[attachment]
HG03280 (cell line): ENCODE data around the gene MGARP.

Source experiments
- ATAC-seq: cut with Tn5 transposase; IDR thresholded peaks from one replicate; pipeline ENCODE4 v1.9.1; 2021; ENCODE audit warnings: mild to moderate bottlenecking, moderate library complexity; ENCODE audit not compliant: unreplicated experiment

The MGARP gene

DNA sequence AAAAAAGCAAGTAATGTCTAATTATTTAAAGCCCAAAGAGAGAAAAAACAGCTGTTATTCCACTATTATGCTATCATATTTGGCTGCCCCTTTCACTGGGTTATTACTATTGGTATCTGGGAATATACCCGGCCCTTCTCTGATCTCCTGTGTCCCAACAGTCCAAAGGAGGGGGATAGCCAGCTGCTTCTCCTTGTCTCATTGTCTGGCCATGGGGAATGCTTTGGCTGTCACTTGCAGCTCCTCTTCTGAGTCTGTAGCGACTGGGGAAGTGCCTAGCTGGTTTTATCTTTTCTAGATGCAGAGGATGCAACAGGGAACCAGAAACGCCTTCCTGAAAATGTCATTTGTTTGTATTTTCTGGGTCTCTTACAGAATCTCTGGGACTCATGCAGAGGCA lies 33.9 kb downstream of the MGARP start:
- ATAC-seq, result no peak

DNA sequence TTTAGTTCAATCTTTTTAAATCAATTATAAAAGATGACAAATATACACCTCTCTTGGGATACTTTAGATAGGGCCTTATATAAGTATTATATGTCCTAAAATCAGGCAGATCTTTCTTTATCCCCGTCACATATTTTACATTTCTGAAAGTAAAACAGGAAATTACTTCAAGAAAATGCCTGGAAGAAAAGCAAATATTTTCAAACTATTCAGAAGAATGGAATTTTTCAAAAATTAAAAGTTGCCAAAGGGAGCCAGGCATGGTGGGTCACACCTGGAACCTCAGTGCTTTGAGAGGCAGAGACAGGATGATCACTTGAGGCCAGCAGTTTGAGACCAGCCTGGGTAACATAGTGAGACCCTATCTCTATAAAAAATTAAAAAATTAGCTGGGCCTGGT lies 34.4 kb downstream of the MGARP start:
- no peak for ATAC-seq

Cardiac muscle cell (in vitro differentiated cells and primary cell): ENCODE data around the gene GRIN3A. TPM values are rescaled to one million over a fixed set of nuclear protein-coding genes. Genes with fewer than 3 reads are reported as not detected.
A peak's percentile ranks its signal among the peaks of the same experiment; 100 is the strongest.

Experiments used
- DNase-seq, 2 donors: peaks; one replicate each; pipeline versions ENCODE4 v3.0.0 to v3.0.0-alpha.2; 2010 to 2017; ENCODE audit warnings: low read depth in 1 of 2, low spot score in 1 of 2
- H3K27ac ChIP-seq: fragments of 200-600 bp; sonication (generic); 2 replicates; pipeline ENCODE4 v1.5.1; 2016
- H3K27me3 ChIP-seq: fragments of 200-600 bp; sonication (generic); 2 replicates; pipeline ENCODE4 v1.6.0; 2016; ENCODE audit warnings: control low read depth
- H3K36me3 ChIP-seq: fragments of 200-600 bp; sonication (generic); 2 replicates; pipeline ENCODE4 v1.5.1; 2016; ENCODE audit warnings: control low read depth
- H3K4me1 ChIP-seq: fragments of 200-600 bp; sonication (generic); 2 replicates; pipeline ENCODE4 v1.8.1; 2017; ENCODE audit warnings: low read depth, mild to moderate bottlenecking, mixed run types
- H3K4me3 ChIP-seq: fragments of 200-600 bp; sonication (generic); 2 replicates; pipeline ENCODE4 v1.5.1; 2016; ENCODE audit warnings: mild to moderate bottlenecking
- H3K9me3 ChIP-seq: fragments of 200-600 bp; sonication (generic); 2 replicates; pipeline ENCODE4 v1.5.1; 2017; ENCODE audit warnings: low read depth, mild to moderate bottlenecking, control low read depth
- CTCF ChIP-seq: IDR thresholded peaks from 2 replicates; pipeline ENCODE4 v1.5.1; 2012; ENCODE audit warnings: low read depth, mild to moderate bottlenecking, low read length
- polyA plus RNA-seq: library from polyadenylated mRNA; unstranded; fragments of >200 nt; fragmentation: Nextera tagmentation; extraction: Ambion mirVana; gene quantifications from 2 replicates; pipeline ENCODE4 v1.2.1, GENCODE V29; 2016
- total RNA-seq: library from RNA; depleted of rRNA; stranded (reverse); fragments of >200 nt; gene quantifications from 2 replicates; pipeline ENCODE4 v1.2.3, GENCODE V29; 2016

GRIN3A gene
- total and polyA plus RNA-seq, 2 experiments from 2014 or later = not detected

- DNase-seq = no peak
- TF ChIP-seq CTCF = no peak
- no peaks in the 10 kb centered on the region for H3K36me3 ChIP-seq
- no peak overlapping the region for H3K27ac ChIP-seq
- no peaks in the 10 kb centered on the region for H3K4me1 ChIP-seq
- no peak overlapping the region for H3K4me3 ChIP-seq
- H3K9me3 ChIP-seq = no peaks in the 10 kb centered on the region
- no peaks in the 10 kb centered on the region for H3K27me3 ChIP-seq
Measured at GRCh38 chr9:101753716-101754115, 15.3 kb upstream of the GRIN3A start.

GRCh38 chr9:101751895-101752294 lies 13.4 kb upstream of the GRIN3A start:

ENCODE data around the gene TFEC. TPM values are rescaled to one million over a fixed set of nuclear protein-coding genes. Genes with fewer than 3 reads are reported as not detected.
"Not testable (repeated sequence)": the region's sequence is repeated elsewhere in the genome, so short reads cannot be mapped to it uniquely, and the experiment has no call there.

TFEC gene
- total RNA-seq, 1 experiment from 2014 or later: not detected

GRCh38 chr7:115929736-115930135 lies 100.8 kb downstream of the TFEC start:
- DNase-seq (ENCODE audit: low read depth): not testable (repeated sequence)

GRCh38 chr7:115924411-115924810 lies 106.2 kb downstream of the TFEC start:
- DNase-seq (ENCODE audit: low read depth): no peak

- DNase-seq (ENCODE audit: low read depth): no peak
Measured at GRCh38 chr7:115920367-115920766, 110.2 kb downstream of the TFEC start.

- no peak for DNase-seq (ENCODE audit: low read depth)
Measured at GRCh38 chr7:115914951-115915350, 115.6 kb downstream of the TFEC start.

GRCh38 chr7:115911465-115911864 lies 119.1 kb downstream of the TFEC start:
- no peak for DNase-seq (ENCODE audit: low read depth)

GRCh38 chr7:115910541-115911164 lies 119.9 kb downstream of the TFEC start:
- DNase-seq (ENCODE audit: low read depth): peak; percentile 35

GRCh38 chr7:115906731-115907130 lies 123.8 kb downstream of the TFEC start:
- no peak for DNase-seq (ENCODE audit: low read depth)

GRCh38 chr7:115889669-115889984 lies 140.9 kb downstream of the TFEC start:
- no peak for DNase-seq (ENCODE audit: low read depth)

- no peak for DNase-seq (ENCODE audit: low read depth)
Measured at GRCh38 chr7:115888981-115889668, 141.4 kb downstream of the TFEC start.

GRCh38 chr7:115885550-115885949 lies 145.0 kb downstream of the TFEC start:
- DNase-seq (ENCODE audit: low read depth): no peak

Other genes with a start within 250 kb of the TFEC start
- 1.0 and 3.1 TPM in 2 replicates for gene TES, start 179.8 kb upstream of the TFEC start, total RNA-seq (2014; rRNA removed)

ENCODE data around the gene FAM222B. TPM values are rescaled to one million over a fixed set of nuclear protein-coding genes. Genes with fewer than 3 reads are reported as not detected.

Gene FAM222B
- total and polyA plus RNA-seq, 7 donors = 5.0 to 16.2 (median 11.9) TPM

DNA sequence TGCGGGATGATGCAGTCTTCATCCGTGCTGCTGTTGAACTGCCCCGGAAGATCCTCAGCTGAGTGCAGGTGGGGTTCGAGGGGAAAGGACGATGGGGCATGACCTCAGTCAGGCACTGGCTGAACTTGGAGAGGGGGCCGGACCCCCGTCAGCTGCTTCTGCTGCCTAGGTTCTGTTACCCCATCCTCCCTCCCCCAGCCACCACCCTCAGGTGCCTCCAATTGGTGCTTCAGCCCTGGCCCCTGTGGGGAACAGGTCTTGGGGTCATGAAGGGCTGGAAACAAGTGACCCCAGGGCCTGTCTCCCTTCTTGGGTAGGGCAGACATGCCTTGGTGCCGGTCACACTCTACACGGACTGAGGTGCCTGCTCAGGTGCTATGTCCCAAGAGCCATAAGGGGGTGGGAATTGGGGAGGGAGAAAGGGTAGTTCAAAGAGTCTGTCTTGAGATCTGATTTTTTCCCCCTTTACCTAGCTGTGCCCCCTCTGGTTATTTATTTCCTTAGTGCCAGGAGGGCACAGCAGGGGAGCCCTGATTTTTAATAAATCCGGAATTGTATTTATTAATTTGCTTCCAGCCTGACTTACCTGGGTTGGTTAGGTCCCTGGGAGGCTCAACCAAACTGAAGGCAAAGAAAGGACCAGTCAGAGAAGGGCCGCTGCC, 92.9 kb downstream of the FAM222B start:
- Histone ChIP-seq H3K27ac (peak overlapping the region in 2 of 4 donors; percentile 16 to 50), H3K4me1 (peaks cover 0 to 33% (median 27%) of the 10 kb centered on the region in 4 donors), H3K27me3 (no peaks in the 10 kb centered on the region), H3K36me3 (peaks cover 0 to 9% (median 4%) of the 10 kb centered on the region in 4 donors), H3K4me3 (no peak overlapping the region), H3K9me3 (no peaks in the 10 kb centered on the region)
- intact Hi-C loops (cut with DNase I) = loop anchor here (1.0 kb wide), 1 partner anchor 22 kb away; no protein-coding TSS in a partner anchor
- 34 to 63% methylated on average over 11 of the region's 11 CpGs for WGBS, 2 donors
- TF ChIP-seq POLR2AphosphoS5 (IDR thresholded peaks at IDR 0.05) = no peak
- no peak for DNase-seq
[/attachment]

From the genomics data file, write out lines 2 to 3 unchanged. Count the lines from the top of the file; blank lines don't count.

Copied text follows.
Source experiments
- ATAC-seq: cut with Tn5 transposase; IDR thresholded peaks from one replicate; pipeline ENCODE4 v1.9.1; 2021; ENCODE audit warnings: mild to moderate bottlenecking, moderate library complexity; ENCODE audit not compliant: unreplicated experiment